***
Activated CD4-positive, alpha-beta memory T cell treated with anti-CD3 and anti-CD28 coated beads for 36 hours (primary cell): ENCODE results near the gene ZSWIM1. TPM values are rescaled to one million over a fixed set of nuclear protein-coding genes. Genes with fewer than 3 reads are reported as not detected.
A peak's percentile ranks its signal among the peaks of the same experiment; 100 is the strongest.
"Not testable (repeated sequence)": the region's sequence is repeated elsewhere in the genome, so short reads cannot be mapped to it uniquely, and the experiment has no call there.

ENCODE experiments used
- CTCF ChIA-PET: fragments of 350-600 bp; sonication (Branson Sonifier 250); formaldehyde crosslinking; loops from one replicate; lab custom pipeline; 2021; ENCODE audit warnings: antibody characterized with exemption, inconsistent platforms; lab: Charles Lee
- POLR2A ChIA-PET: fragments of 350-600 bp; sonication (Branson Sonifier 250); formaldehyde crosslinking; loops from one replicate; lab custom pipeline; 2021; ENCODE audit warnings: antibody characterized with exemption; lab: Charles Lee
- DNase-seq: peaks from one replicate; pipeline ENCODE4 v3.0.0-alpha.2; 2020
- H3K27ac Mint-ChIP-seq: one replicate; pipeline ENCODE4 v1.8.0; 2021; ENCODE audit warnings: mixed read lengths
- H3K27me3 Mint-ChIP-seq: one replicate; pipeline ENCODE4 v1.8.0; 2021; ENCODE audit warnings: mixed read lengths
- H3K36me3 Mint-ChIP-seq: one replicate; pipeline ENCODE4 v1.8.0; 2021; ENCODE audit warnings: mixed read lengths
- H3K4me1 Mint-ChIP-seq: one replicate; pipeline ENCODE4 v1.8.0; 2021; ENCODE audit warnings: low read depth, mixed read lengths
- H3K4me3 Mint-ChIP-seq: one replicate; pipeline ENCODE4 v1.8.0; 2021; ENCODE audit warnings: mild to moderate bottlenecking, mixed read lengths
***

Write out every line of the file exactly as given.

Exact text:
Activated CD4-positive, alpha-beta memory T cell treated with anti-CD3 and anti-CD28 coated beads for 36 hours (primary cell): ENCODE results near the gene ZSWIM1. TPM values are rescaled to one million over a fixed set of nuclear protein-coding genes. Genes with fewer than 3 reads are reported as not detected.
A peak's percentile ranks its signal among the peaks of the same experiment; 100 is the strongest.
"Not testable (repeated sequence)": the region's sequence is repeated elsewhere in the genome, so short reads cannot be mapped to it uniquely, and the experiment has no call there.

ENCODE experiments used
- CTCF ChIA-PET: fragments of 350-600 bp; sonication (Branson Sonifier 250); formaldehyde crosslinking; loops from one replicate; lab custom pipeline; 2021; ENCODE audit warnings: antibody characterized with exemption, inconsistent platforms; lab: Charles Lee
- POLR2A ChIA-PET: fragments of 350-600 bp; sonication (Branson Sonifier 250); formaldehyde crosslinking; loops from one replicate; lab custom pipeline; 2021; ENCODE audit warnings: antibody characterized with exemption; lab: Charles Lee
- DNase-seq: peaks from one replicate; pipeline ENCODE4 v3.0.0-alpha.2; 2020
- H3K27ac Mint-ChIP-seq: one replicate; pipeline ENCODE4 v1.8.0; 2021; ENCODE audit warnings: mixed read lengths
- H3K27me3 Mint-ChIP-seq: one replicate; pipeline ENCODE4 v1.8.0; 2021; ENCODE audit warnings: mixed read lengths
- H3K36me3 Mint-ChIP-seq: one replicate; pipeline ENCODE4 v1.8.0; 2021; ENCODE audit warnings: mixed read lengths
- H3K4me1 Mint-ChIP-seq: one replicate; pipeline ENCODE4 v1.8.0; 2021; ENCODE audit warnings: low read depth, mixed read lengths
- H3K4me3 Mint-ChIP-seq: one replicate; pipeline ENCODE4 v1.8.0; 2021; ENCODE audit warnings: mild to moderate bottlenecking, mixed read lengths